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Wolf talks about budget deal - sort of

HARRISBURG - The questions varied. The answers - such as they were - rarely did. How close is a final agreement?

HARRISBURG - The questions varied. The answers - such as they were - rarely did.

How close is a final agreement?

"We have to be close. We were working through this past weekend and we'll continue to work. . . . We need a budget soon."

Why won't it be finished this week?

"We need a budget soon. . . . All of us, it's fair to say, are working as hard as we can to make this happen as quickly as possible."

What are the sticking points?

"I'm not sure there's any sticking point. . . . It's a dynamic situation, but we're all working to get this done as quickly as possible."

So it went for nearly 10 minutes on Wednesday, as Gov. Wolf took questions from reporters during a news conference.

The event's stated purpose was for Wolf to announce the rollout of a heroin antidote to be used by Capitol Police. But when it came to the expected questions on the 152-day state budget impasse and how it might be resolved, he seemed determined to provide no new information.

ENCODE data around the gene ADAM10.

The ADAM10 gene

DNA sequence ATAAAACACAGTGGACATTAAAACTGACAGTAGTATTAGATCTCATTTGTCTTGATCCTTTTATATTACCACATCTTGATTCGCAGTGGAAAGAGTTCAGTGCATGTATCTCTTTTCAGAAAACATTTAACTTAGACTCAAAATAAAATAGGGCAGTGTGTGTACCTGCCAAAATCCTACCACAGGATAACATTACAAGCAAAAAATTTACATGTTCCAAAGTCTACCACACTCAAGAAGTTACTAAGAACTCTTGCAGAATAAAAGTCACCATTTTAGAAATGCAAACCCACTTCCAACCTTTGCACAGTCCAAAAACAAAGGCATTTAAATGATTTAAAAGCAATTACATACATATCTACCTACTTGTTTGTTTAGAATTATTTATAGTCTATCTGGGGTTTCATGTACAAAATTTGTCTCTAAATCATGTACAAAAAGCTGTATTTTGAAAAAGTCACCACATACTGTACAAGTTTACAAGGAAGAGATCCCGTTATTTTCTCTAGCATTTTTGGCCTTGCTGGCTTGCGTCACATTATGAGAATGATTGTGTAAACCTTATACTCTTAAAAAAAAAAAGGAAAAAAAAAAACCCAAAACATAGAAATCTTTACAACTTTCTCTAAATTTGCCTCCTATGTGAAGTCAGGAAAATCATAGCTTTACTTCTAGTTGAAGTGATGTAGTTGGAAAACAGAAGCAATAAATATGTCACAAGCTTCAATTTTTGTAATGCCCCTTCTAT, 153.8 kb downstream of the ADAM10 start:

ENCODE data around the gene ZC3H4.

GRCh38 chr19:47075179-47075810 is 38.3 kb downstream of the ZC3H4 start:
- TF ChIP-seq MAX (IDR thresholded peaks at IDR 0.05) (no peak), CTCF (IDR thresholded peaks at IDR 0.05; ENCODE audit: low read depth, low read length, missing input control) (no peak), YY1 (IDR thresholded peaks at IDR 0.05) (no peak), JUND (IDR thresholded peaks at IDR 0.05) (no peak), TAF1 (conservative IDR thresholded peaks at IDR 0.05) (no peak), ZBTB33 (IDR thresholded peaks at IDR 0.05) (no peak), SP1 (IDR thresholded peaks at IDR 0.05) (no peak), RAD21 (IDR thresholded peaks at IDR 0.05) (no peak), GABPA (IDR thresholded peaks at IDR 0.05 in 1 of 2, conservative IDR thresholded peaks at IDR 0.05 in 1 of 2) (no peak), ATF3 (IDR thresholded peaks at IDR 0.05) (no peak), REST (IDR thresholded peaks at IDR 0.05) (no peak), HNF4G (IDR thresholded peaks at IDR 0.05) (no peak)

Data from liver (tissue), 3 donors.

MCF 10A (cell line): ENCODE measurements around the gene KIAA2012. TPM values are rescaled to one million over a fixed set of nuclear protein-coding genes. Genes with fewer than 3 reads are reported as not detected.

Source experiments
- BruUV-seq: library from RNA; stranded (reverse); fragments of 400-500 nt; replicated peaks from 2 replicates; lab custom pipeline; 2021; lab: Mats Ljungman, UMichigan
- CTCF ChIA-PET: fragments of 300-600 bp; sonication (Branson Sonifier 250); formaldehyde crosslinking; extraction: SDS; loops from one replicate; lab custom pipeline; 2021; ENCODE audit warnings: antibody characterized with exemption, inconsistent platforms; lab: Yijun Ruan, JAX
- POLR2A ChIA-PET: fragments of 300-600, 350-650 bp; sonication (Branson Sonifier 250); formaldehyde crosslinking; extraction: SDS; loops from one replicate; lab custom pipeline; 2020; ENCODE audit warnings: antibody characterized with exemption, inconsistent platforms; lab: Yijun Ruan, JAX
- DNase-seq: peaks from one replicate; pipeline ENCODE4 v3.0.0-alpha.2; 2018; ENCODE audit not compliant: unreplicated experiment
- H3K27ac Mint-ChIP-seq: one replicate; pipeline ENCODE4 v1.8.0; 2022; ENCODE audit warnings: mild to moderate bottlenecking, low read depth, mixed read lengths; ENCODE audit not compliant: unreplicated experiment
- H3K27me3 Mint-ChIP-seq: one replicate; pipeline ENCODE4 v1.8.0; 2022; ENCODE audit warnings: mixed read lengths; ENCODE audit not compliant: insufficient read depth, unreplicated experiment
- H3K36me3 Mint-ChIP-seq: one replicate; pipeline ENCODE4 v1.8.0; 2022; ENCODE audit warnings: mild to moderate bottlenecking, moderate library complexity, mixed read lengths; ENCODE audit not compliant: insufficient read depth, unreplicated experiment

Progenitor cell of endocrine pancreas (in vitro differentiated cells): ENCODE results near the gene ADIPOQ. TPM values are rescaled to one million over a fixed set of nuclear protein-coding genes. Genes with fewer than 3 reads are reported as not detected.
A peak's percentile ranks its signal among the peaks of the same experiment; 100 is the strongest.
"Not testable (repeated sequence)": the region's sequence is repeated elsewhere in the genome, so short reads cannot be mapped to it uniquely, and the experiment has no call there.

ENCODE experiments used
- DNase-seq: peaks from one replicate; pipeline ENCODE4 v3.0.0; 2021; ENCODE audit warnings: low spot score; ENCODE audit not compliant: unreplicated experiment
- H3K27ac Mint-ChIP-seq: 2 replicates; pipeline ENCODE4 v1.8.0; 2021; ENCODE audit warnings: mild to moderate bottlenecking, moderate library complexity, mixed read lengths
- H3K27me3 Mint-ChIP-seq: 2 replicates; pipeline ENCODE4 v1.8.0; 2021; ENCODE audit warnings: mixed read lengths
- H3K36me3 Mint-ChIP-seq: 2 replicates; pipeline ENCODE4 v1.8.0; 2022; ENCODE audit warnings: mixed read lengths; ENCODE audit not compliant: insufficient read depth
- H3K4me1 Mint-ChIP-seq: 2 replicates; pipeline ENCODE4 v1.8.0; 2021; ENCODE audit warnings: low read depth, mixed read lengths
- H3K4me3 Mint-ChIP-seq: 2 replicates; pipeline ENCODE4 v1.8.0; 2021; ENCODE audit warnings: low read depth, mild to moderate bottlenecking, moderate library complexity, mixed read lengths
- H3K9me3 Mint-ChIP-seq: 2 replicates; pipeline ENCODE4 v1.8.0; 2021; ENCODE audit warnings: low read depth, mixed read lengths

Instead, he fell back on familiar refrains: His so-called framework agreement with Republican legislators is intact. Their talks continue.

"I think everyone is confident that we can get to an end result here," Wolf said.

GOP leaders struck a similar tone a day earlier, even as rank-and-file members complained about the lack of details they said they were getting.

With nonprofits, school districts, and counties pushed to the brink without their typical shares of state funding, Wolf challenged Republicans to deliver a final budget bill to him by Friday.

Lawmakers appeared certain to miss that deadline. Even budget bills with little or no opposition will take several days to get to Wolf's desk.

The House spent Wednesday passing minor legislation, such as a measure to rename a bridge in Indiana County.

Senators added voting days to their calendar to keep them here through the weekend.

At the event Wednesday, and in an earlier radio interview, Wolf said many key pieces of a $30 billion deal are still under discussion.

Those plans include reforms to the pension and liquor systems, as well as an expansion to the sales tax to send more money to the schools. In the radio interview, Wolf said he had not even seen final proposals for the pension and liquor reforms.

Talking later with reporters, he punted when asked which items might be affected by an expansion to the sales tax. "They're still working out the details of that," he said of Republican legislators.

House Majority Leader Dave Reed (R., Indiana) said Tuesday that his chamber could begin moving budget bills this week.

Wolf said he hoped legislation could come together "in the next couple days."

True to form, he refrained from predicting a timeline. "I'm not putting an artificial date out there," he said.


Inquirer staff writer Angela Couloumbis contributed to this article.